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Rebirth of a Dream

A Young Black Man's Fearless Mission to Resurrect His Father's Vision

Clarion Review (5 Stars)

Escaping poverty can be like trying to crawl out of the belly of a snake—the constriction of adverse forces leave many feeling frustrated, hopeless, and lost. For Ean Garrett, those forces were particularly binding: his father was murdered in front of him when Garrett was just four years old, his mother suffered from drug dependency, and he endured a foster care system that held him down rather than lifted him up.

Yet, amazingly, Garrett didn’t let his circumstances define him or lead him into a life of crime and poverty, a fate suffered by so many people around him. He earned a law degree and became a national spokesperson on the benefit of mentoring. Eventually, he founded the Infinite Institute, an organization that brings leadership training and entrepreneurial opportunities to young black men.

Garrett’s drive comes in large part from his father, who also dreamed of rising above his circumstances and finding a life of purpose. “[M]y father was faced with a choice whether to be overwhelmed by his situation or to escape it, and he chose emancipation,” Garrett writes. “With his success he was able to help those around him, while serving as a model of upward mobility.”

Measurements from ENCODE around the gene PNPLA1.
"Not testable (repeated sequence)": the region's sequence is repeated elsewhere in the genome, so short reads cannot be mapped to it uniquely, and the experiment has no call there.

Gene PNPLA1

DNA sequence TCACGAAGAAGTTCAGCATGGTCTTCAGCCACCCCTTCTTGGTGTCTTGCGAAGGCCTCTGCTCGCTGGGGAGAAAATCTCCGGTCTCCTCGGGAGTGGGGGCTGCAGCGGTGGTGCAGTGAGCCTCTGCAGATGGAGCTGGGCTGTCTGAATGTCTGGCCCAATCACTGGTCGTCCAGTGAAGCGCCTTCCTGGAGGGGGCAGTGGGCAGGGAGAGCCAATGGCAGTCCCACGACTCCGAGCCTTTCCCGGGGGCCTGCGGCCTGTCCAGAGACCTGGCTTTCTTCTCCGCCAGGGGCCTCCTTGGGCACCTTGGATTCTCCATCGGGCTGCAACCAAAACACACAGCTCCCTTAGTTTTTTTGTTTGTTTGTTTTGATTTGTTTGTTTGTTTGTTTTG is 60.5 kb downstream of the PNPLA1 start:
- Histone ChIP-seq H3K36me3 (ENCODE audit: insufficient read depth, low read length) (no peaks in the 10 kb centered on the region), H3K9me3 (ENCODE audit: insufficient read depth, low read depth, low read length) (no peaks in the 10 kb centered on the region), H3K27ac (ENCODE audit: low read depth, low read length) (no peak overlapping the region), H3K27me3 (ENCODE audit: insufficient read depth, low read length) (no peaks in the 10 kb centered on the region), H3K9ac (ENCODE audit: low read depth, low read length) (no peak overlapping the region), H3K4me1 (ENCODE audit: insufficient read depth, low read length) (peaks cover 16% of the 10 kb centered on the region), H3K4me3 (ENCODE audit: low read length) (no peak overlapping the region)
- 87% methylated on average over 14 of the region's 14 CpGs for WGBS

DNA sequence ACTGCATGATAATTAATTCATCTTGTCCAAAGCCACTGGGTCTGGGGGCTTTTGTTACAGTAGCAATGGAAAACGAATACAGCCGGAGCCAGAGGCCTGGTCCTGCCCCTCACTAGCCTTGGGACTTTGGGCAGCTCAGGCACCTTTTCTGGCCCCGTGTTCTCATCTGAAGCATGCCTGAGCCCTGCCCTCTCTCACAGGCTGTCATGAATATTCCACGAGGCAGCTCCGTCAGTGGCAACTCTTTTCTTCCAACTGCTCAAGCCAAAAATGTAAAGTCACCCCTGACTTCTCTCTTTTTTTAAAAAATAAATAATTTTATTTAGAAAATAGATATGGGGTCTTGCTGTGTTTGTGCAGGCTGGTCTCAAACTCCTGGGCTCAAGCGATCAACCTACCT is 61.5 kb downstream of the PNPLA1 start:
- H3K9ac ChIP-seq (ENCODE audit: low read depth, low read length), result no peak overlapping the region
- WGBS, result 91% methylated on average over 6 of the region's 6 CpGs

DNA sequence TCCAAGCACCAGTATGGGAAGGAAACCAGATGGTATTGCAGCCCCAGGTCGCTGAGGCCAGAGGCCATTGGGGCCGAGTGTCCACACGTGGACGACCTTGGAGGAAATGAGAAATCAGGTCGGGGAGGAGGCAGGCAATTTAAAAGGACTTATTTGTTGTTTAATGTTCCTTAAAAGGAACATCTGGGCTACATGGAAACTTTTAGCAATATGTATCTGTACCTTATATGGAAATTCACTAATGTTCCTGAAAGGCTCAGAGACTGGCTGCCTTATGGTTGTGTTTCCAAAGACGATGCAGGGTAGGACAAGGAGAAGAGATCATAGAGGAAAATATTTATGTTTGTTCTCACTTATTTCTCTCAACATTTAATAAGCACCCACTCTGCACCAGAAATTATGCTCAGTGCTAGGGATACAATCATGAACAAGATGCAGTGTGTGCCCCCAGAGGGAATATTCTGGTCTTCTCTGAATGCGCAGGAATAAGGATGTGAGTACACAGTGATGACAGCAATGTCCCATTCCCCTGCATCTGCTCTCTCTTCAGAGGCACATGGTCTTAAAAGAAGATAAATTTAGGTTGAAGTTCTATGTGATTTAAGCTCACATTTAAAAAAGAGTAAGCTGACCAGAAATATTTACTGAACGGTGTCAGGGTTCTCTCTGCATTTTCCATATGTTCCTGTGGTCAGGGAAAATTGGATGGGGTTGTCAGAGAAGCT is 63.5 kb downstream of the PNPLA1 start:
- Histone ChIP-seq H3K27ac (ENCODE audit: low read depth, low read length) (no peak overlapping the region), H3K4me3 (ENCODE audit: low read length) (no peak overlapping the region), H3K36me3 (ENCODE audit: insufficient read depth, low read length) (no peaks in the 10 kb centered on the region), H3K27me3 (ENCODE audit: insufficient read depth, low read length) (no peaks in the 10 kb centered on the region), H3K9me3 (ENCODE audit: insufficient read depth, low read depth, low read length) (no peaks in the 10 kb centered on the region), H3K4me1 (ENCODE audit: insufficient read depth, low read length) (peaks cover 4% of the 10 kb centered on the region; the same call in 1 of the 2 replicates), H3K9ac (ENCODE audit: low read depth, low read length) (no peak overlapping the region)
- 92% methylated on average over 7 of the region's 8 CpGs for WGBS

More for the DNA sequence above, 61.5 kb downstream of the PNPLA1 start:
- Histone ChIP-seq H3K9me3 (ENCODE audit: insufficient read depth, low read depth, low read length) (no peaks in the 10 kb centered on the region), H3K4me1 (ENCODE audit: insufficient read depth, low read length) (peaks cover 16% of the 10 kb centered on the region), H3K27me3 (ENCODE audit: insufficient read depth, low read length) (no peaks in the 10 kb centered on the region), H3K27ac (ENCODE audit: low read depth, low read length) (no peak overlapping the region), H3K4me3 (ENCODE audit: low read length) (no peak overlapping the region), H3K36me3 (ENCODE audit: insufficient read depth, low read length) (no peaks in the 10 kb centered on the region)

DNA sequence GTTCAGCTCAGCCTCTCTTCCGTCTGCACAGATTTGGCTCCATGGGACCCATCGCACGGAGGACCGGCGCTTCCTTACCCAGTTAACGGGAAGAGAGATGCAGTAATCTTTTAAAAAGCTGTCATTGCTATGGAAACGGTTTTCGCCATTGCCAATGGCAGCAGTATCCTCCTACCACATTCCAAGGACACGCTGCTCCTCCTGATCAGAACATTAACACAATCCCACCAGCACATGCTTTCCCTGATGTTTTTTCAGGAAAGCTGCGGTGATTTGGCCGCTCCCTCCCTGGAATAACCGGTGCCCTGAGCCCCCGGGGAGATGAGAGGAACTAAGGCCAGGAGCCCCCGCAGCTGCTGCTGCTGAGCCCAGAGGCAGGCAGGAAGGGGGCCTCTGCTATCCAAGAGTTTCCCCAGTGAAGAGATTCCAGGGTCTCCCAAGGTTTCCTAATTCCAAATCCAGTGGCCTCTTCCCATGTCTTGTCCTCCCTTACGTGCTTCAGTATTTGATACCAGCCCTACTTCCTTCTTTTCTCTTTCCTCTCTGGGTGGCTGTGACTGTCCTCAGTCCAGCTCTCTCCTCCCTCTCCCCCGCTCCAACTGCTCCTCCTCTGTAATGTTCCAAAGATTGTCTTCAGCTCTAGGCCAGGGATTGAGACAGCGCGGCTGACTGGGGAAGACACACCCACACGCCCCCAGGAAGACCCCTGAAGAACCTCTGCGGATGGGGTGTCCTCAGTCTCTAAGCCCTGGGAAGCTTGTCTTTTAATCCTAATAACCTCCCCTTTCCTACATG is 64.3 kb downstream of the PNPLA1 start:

Although he believes that the rebirth of his father’s dream is what propelled him forward, it is obvious that Garrett has plenty of passion and determination of his own. So often in this inspiring and well-written memoir, Garrett emphasizes that people can elevate themselves as he has, but notes that it takes a level of fierce optimism that cannot be allowed to flicker.

That type of ferocity is what allowed Garrett to avoid becoming heavily involved with gangs or addicted to drugs himself. Also, many relatives and friends contributed to bolstering his resolve. Garrett often mentions those who step in to answer his calls for help, and it is this continual wash of gratitude and humility that balances beautifully with the steely tenacity he builds up over time.

Garrett’s writing style is primarily earnest and straightforward, with little literary flourish, and he tends toward describing events in a linear chronology. That type of spare, lean prose works well here, and allows his passion to shine through. He writes, “Every day, my experiences were teaching me that if you want something and are willing to go through hell to get it, then it’s yours.” The relentless determination and humility that Garrett chronicles elevates the work and provides inspiration to those who might be facing the same struggles.

In chronicling his journey from poverty and difficulty to success—being a guest on Oprah, meeting Barack Obama, giving a speech on mentoring at the Library of Congress, among so many other notable achievements—Garrett doesn’t shrink from relating his challenging times as well. Along his path, he has made many mistakes and poor choices, but these have served to strengthen his mission to achieve his father’s dreams as well as his own.

Adversity can break you or empower you, Garrett believes. Fortunately for him and for anyone looking for a role model to follow, he chose the latter option. This exploration of determination and optimism—against seemingly impossible odds—is an outstanding and touching memoir that resonates long after the last page.

Elizabeth Millard